Franz Boas (Anthropologist) Wiki, Age, Height, Weight

Franz Boas

German-American anthropologist and a pioneer of modern anthropology who has been called the “Father of American Anthropology.” He argued that culture developed historically through the interactions of groups of people and that consequently there was no process towards continuously “higher” cultural forms.

Instead of studying in Berlin, he chose to study at the University of Kiel, specifically to be closer to his family.

He taught at Columbia University, where Margaret Mead and Edward Sapir were among his students.

He got married to Marie Krackowizer Boas and had six children together.

Another famous German scientist like him is Johannes Kepler.

Franz Boas Age

How old is Franz Boas? He was born in 1858, he was 165 years old at the time of his death.

Franz Boas Height & Weight

No height data is available for the time being.

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Franz Boas Wiki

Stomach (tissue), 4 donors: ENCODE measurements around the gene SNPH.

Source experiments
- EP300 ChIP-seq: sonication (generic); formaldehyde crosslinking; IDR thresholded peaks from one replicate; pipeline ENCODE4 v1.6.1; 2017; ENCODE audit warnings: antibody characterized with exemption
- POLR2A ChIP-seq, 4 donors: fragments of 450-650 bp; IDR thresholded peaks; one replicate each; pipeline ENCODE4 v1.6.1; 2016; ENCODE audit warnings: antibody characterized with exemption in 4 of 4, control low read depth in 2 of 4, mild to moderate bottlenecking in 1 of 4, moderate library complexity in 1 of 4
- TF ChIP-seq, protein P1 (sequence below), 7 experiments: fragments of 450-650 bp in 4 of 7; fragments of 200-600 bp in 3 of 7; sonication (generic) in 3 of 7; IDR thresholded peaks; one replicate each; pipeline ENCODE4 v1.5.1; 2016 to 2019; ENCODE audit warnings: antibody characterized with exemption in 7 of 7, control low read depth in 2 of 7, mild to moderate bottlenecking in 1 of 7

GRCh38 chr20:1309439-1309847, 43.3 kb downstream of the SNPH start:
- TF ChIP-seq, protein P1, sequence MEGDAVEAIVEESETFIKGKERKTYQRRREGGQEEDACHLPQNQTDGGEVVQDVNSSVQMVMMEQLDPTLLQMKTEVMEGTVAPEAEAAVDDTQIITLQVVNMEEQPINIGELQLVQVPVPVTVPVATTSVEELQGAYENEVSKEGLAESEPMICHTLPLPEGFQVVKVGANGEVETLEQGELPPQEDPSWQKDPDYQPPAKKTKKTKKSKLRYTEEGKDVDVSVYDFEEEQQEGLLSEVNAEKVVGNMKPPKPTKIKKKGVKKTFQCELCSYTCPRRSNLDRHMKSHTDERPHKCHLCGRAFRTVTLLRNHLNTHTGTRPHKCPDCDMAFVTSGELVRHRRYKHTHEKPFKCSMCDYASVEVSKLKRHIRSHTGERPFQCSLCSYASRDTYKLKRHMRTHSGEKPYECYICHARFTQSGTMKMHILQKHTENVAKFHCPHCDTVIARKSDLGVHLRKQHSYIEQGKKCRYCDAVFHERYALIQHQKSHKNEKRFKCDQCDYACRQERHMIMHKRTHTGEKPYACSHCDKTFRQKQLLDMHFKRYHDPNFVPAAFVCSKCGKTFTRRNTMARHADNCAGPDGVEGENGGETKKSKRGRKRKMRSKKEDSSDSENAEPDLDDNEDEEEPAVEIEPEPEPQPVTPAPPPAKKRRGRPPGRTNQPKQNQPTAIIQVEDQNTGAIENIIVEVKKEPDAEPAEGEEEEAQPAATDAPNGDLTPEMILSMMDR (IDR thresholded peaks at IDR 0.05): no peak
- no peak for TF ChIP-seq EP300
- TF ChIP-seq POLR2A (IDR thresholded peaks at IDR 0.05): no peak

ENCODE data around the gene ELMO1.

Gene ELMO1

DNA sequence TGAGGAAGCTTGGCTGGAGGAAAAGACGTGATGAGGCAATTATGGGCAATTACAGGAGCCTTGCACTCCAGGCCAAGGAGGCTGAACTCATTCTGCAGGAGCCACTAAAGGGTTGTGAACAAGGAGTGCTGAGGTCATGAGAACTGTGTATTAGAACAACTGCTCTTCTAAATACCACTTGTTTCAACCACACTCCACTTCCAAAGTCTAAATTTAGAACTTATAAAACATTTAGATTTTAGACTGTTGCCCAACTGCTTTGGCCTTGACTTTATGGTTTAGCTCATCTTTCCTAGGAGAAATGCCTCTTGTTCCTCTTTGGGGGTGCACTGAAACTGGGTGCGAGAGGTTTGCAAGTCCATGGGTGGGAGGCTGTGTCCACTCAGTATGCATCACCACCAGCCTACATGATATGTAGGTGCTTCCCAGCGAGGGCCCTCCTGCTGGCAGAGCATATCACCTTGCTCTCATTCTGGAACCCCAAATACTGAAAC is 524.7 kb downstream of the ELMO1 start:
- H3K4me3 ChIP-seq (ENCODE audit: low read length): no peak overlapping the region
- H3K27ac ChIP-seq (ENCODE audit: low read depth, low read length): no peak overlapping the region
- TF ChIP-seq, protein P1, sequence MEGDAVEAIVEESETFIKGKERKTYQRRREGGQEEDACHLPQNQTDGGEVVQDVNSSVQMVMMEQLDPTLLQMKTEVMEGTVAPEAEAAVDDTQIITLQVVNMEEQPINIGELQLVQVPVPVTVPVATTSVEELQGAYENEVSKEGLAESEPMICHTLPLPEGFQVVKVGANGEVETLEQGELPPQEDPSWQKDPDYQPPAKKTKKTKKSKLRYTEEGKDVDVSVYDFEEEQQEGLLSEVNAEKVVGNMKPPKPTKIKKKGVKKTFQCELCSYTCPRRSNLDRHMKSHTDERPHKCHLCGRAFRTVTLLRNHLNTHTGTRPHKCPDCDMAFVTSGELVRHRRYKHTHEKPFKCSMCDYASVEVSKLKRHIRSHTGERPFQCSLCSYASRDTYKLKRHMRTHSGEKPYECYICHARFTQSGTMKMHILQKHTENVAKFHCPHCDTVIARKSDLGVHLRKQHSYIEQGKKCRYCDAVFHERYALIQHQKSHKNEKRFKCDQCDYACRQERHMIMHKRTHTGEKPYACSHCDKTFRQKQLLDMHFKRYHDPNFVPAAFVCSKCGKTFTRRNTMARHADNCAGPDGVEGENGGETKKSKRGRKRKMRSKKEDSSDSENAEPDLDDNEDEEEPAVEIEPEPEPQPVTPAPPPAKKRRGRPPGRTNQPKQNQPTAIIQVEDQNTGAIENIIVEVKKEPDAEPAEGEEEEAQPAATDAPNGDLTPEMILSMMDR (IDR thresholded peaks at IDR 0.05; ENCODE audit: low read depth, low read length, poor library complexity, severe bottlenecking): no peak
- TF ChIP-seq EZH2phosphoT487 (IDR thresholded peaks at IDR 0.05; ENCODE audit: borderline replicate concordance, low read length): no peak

Franz Boas Wiki/Bio
Famous asAnthropologist
Age165 years old
BirthdayJuly 9, 1858
BirthplaceMinden, Germany
Date of DeathDecember 21, 1942
Zodiac SignCancer
Net WorthN/A

Quotes by Franz Boas

In other words, we are interested in the anatomical and mental characteristics of men living under the same biological, geographical, and social environment, and as determined by their past.

— Franz Boas

This idea was also brought out very clearly by Wallace, who emphasized that apparently reasonable activities of man might very well have developed without an actual application of reasoning.

— Franz Boas

The historical development of the work of anthropologists seems to single out clearly a domain of knowledge that heretofore has not been treated by any other science.

— Franz Boas

It is our task to inquire into the causes that have brought about the observed differentiation, and to investigate the sequence of events that have led to the establishment of the multifarious forms of human life.

— Franz Boas

We all know scientists who in private life do not come up to the standard of truthfulness, but who, nevertheless, would not consciously falsify the results of their researches.

— Franz Boas